Andre Dickens, the Chairman of the Public Safety and Legal Affairs Committee, stated “I support the ordinance which will reduce the offense of possessing less than an ounce of marijuana to a ticket/fine, rather than jail time. It is unfortunate, that although marijuana use is equal amongst all racial lines, more than ninety percent of all marijuana charges that require jail time are disproportionately given to African Americans. I support the valuable use of our police officers to focus on more serious crimes that have an immediate effect on our citizens and communities.”

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Thank you for visiting MDMMCC.com, the premier Medical Marijuana Certification Center in Maryland. Our Mission at the Maryland Medical Marijuana Certification Clinics (MDMMCC) is to provide the certification necessary for qualified patients to obtain Medical Marijuana in compliance with the Maryland Medical Marijuana Laws in the State of Maryland.  MDMMCC will have offices open throughout Maryland.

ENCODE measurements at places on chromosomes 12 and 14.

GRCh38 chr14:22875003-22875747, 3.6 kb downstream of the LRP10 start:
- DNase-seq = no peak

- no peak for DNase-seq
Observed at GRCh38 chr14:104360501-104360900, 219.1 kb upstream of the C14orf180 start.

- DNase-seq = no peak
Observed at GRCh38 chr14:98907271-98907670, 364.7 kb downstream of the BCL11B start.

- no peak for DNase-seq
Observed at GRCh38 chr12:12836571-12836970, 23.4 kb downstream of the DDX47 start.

Atlanta Passes Marijuana Decriminalization Ordinance

Downtown Atlanta (Wikimedia Commons)

ATLANTA, GA — The Atlanta City Council unanimously voted to pass Ordinance 1700-1152 on Monday, decriminalizing marijuana possession offenses within the city.

This measure amends the local law so that the possession of up to one ounce of marijuana is punishable by a $75 fine — no arrest, jail time, or criminal arrest record.

Annually, over 30,000 Georgians — many of whom reside in Atlanta — are arrested and charged with violating marijuana possession laws. Those arrested and convicted face up to one-year in prison, a $1,000 fine under state law, or up to six months in jail under local statutes.

National statistics indicate that African Americans are an estimated four times as likely as whites to be arrested for violating marijuana possession laws, despite using marijuana at rates similar to Caucasians.

“Court costs, the jail time, ruining young people’s lives, they lose their scholarships, it breaks up families, and it wastes our tax dollars. That’s the reason for doing this,” said Kwanza Hall, a city Councilman and candidate for Mayor.

With the passage of this measure, citizens of Atlanta no longer have to fear unnecessary jail time for possessing a drug that should not be illegal in the first place. However, because the law only applies to Atlanta city limits, it conflicts with the state law that calls for jail time and gives police leeway in deciding which law (state or city) should be enforced.